After disappointing trading updates recently from supermarket colossi Tesco and Morrisons the market could taste the difference in Sainsbury's figures, which did not disappoint.
Underlying profit before tax in the 52 weeks to March 17th was up 7.1% to £712m from £665m the year before, pretty much in line with market expectations.
Total sales including value added tax (VAT) were up 6.8% to £24,511m from £22,943m the year before. With fuel sales stripped out, revenue rose 4.6% year-on-year (y/y), with like-for-like sales up 2.1% y/y. The group is expecting LFL sales growth in the current fiscal year to be similar to that achieved last year.
Subscribe to MoneyWeek
Subscribe to MoneyWeek today and get your first six magazine issues absolutely FREE
Sales excluding VAT but including fuel rose 5.6% to £22,294m from £21,102m the year before, and a tad below the £22,375m broker Charles Stanley had been expecting.
With Morrisons recently announcing its first LFL sales decline since 2005 and sector leader Tesco unveiling its first LFL sales reverse in decades, the group was justified in crowing about its out-performance of the market which has seen its UK market share rise to 16.6%, its highest in nearly a decade; on the other hand, it is worth noting that all of Sainsbury's sales barely tops what Tesco takes at the tills overseas.
Underlying basic earnings per share climbed 6.0% to 28.1p from 26.5p the year before, paving the way for a more generous than expected 6.6% increase in the full year dividend to 16.1p, up from 15.1p and ahead of the 15.7p predicted by the market.
The board plans to increase the dividend each year and now intends to build cover to two times over the medium term from its current level of 1.75 times earnings per share.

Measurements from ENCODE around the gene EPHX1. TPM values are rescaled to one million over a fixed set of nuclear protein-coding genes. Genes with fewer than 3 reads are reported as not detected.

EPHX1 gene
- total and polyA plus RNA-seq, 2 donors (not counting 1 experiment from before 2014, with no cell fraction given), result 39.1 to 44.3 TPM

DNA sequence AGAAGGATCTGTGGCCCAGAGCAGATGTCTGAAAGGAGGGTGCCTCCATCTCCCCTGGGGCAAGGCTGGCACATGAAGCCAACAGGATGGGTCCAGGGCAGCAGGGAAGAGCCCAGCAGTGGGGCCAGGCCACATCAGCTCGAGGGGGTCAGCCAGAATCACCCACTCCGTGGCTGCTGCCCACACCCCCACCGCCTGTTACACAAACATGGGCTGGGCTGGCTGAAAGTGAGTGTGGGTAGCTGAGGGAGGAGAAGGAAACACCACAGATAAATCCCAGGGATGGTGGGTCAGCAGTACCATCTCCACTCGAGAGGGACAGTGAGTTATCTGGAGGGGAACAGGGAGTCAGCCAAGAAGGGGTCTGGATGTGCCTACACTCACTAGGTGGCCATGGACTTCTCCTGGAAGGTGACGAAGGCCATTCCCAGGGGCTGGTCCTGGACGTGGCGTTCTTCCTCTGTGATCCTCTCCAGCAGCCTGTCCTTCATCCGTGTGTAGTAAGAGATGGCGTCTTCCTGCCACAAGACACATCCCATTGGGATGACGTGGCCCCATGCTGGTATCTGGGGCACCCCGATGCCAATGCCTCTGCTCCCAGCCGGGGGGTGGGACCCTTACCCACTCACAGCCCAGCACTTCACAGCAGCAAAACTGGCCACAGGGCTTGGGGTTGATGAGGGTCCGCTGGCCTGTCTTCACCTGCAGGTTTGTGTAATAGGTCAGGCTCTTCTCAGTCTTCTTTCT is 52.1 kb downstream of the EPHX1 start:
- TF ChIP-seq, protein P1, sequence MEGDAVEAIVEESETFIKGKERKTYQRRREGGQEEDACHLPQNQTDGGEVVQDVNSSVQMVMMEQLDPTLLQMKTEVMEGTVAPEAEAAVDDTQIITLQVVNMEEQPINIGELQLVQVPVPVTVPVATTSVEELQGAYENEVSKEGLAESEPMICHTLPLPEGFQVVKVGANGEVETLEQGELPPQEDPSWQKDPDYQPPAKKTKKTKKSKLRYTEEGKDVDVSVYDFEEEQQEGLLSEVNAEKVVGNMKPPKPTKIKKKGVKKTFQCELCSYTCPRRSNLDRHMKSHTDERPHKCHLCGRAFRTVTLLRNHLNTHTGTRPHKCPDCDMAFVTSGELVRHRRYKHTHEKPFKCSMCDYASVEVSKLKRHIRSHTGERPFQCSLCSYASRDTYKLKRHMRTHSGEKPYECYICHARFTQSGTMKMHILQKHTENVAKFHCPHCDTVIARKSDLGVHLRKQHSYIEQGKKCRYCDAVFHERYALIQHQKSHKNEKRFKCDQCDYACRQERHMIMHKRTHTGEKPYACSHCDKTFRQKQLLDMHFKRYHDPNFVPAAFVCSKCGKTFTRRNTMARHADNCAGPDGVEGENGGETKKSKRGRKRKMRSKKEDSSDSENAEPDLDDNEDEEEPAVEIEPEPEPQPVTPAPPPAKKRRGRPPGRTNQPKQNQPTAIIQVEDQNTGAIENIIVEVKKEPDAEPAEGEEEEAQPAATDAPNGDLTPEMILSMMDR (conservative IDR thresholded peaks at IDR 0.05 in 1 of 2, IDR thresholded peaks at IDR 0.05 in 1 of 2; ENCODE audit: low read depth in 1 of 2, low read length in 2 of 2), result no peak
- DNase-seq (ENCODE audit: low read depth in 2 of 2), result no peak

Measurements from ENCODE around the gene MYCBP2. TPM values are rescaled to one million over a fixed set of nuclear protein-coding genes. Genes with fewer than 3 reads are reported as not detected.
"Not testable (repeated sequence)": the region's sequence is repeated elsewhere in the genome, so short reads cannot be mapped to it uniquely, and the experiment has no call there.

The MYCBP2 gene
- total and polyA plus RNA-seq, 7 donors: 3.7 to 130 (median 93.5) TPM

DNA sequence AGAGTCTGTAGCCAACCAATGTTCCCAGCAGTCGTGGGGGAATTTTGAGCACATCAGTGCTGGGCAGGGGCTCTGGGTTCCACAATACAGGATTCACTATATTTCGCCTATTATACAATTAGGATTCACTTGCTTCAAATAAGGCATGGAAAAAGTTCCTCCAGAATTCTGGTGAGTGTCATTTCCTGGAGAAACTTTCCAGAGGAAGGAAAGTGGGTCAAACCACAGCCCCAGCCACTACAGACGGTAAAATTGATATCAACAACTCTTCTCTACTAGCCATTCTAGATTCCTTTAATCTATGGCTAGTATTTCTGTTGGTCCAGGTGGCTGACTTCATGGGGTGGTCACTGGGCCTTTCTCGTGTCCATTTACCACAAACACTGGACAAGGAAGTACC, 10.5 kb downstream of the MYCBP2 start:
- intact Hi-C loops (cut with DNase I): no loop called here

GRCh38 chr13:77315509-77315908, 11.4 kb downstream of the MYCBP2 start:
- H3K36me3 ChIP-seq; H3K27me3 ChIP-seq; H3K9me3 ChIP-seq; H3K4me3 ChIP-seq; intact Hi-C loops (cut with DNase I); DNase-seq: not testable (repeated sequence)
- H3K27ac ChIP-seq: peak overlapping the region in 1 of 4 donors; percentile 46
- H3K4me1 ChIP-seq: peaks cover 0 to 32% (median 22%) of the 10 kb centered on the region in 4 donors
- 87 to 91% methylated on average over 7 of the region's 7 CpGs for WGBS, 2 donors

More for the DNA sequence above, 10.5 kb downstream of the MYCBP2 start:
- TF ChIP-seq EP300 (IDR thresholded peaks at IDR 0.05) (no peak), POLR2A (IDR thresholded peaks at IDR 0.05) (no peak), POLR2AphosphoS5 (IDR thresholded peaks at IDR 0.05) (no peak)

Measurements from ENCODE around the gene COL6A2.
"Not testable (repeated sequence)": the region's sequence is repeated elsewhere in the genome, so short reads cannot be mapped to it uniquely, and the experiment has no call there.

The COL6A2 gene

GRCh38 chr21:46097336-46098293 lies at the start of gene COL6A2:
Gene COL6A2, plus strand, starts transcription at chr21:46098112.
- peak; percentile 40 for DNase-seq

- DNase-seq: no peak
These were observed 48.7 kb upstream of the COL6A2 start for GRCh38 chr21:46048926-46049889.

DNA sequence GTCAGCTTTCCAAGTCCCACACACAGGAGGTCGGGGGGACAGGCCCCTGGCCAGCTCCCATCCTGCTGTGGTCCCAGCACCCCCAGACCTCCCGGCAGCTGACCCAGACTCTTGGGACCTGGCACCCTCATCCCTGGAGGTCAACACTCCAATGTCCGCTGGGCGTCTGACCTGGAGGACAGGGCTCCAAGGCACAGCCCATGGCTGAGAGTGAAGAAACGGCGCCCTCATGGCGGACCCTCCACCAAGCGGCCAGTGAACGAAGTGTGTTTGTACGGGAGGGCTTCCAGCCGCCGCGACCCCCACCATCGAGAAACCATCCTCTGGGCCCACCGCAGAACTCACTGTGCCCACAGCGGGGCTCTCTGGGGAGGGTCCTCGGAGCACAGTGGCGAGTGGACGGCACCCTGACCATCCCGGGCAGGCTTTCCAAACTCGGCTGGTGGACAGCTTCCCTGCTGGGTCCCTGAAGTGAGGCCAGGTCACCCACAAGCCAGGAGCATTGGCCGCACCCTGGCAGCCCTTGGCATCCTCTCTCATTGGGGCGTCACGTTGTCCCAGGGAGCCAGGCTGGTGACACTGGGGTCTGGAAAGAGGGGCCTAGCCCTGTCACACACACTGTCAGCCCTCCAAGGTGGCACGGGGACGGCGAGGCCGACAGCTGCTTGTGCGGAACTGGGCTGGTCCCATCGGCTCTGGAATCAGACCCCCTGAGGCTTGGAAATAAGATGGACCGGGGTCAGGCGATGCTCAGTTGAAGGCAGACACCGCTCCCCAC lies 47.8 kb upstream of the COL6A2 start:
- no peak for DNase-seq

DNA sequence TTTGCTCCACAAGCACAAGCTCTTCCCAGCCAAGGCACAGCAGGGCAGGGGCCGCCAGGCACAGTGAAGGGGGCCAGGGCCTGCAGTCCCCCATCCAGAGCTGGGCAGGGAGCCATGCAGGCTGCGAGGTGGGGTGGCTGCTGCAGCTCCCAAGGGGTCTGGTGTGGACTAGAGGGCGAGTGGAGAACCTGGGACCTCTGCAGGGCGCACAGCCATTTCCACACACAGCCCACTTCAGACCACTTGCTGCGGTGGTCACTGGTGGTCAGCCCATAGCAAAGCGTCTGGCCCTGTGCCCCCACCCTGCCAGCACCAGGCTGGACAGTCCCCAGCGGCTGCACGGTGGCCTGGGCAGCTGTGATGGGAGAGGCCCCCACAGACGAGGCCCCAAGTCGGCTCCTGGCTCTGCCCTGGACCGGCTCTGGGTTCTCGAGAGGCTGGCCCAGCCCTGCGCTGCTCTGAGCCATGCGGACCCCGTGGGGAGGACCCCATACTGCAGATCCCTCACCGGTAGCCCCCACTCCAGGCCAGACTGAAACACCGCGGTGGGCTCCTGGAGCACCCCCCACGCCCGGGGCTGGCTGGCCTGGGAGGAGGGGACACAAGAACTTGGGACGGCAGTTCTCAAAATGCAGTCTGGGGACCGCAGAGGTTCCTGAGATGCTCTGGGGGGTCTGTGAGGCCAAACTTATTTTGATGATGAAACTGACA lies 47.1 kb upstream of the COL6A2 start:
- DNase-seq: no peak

There had been concerns that the company would be obliged to rein in dividend increases if it carried on with its breakneck pace of expanding floor-space, but instead the group has opted to slow down expansion after a period of rapid expansion.
The group achieved its target of opening 1.4m square feet (gross) of new space during the year, across 19 new supermarkets, 28 extensions and 73 convenience stores, as a result of which its property portfolio is now valued at £11.2bn, but having delivered the promised acceleration in space growth over the last three years or so, the company will now return to space growth of around 5% a year. This will reduce capital expenditure and improve cash flow and overall returns, as sales from these new stores mature. Capital expenditure in fiscal 2011/12 was £1.2bn, and is set to drop to £1.0bn in the current fiscal year.
With Tesco also reining back its expansion plans, this could represent a slowing down of the colonisation of Britain by supermarket chains.
"Whilst the wider economic situation remains uncertain, we remain confident that our clear strategy, market insight and strong values will enable us to make further progress both in our core food and non-food businesses, as well as new channels and services in the year ahead," said Justin King, Chief Executive of Sainsbury.
Net debt at the end of the reporting period had risen to £1,980m from £1,814m a year earlier, in line with the company's expectations.
The shares peaked at 310.9p shortly after 09:00, up from 301.3p overnight, before easing back.
Leasehold reforms progress through Parliament but have they been watered down?
The Leasehold and Freehold Reform Bill has passed its third reading in the House of Commons but campaigners feel let down
By Marc Shoffman Published
One-year savings accounts beat the Bank of England’s base rate - should you fix your cash?
Several savings providers have upped their one-year rates meaning you can now earn more than the bank rate for the first time in over a month. Is now a good time to fix?
By Vaishali Varu Published